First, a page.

Details Behind Potential Phase 2 Trial With UB-312 Alpha Synuclein Vaccine for Parkinson Disease


Jean-Cosme Dodart, PhD, senior vice president of research at Vaxxinity, discussed the progress of the UB-312 Parkinson disease vaccine, highlighting its findings from a phase 1 clinical trial, and plans for a phase 2 trial.

Jean-Cosme Dodart, PhD, senior vice president of research at Vaxxinity,

Jean-Cosme Dodart, PhD

In Parkinson disease (PD), α-synuclein (α-Syn) is believed to play a central role in the disease’s neuropathology and is a target considered for disease modification. UB-312 (Vaxxinity) is a synthetic α-Syn peptide conjugated to a T helper peptide. The vaccine is designed to induce antibodies that against specifically oligomeric and fibrillar αSyn. Therefore, UB-312 may be a potential immunotherapeutic for synucleopathies in diseases such as PD.1

A previous randomized, placebo-controlled, double-blind study published in Movement Disorders investigated the safety, tolerability, and immunogenicity of the UB-312 vaccine in healthy participants (NCT04075318).2 Among 50 healthy participants enrolled, 23 received all three intramuscular doses of UB-312 at weeks 1, 5, and 13 (doses ranging between 40 and 2000 μg). In the participants receiving the 300/300/300 μg UB-312 dose regimen, antibodies were detectable in serum and cerebrospinal fluid (CSF) (average CSF/serum ratio, 0.2%). For further evaluation, the 100 and 300 μg doses were selected for participants with PD.

Jean-Cosme Dodart, PhD, senior author of the study and senior vice president of research at Vaxxinity, sat down with NeurologyLive® to talk about the results of UB-312 from the phase 1 trial. Dodart has been overseeing research at Vaxxinity for almost 5 years and with experience in the industry for more than 20 years working with various companies involved in mostly Alzheimer disease (AD) and PD. In his research, he has expanded across multiple types of central nervous disorders and is focused on neuroscience drug discovery.

NeurologyLive®: What are the key findings and significance of the phase 1 clinical trial for the alpha synuclein vaccine, UB-312, in healthy volunteers?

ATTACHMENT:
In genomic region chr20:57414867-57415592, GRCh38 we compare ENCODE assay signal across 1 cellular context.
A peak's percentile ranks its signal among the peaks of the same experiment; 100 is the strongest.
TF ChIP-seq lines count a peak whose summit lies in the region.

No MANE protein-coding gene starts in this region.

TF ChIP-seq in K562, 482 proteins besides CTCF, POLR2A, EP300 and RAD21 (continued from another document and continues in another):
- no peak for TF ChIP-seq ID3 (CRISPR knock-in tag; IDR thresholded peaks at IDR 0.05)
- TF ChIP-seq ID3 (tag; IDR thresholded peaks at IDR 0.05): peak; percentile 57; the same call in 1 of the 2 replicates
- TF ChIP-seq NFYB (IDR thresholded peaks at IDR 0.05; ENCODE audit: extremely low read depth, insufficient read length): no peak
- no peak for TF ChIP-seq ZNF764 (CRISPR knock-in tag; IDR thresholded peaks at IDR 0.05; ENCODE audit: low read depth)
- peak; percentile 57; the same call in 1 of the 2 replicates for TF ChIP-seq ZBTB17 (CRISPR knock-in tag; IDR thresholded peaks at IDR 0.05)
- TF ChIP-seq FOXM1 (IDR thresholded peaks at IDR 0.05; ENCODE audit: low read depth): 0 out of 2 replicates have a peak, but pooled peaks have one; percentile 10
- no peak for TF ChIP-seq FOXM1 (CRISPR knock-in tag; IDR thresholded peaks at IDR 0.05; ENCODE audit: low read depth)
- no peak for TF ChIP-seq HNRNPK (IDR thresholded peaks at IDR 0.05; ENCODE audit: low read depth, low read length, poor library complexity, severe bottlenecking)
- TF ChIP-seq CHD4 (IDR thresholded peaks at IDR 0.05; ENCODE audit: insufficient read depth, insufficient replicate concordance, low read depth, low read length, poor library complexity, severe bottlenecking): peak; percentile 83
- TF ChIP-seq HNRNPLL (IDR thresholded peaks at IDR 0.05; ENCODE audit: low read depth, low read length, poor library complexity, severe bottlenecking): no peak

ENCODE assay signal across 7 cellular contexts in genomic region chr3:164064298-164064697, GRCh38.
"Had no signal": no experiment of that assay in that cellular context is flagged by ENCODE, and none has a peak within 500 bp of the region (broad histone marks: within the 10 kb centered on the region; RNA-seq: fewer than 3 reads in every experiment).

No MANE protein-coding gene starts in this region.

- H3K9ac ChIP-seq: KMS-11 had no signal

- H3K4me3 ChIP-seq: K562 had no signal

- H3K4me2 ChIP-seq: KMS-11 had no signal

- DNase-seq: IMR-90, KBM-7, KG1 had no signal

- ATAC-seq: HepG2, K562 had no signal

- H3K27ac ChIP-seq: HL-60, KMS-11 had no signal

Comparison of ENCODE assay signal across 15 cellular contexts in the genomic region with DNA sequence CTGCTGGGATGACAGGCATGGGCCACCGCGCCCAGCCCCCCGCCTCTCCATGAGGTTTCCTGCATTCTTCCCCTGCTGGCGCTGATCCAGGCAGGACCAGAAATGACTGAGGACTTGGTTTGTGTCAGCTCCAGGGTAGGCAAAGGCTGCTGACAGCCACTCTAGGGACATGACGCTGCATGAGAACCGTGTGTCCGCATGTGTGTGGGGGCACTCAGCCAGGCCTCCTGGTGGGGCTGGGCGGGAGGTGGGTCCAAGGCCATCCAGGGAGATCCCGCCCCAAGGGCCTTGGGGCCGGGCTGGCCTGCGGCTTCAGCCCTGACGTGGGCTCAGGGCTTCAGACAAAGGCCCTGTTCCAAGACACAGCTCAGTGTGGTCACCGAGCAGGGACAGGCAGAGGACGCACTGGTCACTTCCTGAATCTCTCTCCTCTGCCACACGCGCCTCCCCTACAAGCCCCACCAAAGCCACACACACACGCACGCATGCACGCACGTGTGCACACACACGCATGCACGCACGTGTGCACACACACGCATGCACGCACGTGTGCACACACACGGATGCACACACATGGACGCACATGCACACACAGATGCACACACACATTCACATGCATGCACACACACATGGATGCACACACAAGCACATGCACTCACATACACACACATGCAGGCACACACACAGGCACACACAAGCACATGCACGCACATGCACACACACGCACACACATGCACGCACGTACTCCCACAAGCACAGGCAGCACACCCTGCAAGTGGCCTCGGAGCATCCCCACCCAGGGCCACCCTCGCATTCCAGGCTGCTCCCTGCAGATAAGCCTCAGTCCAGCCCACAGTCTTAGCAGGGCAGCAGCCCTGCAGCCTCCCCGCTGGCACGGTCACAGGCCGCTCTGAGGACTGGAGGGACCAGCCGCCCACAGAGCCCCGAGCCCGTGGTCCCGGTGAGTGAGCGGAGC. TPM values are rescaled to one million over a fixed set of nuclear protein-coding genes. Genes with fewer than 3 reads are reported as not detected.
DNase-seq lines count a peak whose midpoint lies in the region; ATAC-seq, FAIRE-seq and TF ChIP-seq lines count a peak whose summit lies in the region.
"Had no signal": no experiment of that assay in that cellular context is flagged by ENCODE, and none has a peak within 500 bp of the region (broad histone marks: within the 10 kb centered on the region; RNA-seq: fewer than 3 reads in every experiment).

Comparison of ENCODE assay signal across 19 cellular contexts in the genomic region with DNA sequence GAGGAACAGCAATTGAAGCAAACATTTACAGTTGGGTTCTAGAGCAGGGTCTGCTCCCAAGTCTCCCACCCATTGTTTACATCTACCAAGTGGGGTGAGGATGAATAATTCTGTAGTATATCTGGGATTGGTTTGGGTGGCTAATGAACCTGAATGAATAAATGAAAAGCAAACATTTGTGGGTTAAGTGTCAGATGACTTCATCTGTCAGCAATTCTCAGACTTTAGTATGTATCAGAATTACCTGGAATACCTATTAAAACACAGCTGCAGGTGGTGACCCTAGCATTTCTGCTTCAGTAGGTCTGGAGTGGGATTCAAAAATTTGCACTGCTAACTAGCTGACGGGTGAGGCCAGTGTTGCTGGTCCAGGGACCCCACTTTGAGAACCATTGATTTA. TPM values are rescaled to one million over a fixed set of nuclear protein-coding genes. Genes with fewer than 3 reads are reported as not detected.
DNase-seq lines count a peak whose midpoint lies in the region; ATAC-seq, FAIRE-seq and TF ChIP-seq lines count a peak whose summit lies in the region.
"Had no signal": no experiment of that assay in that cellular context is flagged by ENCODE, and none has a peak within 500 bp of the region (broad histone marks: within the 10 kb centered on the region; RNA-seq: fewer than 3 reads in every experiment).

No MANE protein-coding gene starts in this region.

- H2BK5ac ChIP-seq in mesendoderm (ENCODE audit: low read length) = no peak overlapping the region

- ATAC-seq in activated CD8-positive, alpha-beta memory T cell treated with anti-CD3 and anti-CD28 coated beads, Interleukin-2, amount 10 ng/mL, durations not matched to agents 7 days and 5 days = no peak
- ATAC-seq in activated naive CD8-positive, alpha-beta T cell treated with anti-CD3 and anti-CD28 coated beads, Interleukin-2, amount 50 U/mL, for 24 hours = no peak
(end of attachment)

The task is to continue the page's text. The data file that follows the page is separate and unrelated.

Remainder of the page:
Jean-Cosme Dodart, PhD: We're excited about this approach to potentially help patients with PD and other patients with other synucleinopathies, like multiple system atrophy or dementia with Lewy bodies. We initiated a phase 1 clinical trial just before the pandemic, and got a bit delayed because of the pandemic. We managed to complete Part A of the clinical trial in healthy volunteers. Despite everything during the pandemic, we published the data in Movement Disorders last year, and we're excited about the results.

It was a trial very focused on the safety profile of our vaccine technology and the immunogenicity of UB-312. We were encouraged by the data, as you know α-synuclein is an endogenous protein. We had to induce while stimulating the immune system to produce antibodies against α-synuclein in a safe way, and we demonstrated that. The technology proved to be 100 % efficacious, at least in this patient population, breaking immune turnarounds in only individuals given 300 mcg. We did see high antibody titers in all those individuals. We've started to characterize the antibodies that have been produced by healthy volunteers. I think it's fantastic that the preclinical data that we produced are translated into clinical practice. The antibodies that were produced by humans were very comparable to the antibodies that were produced by preclinical species. They were recognizing mostly pathological α-synuclein and normal α-synuclein, which was encouraging.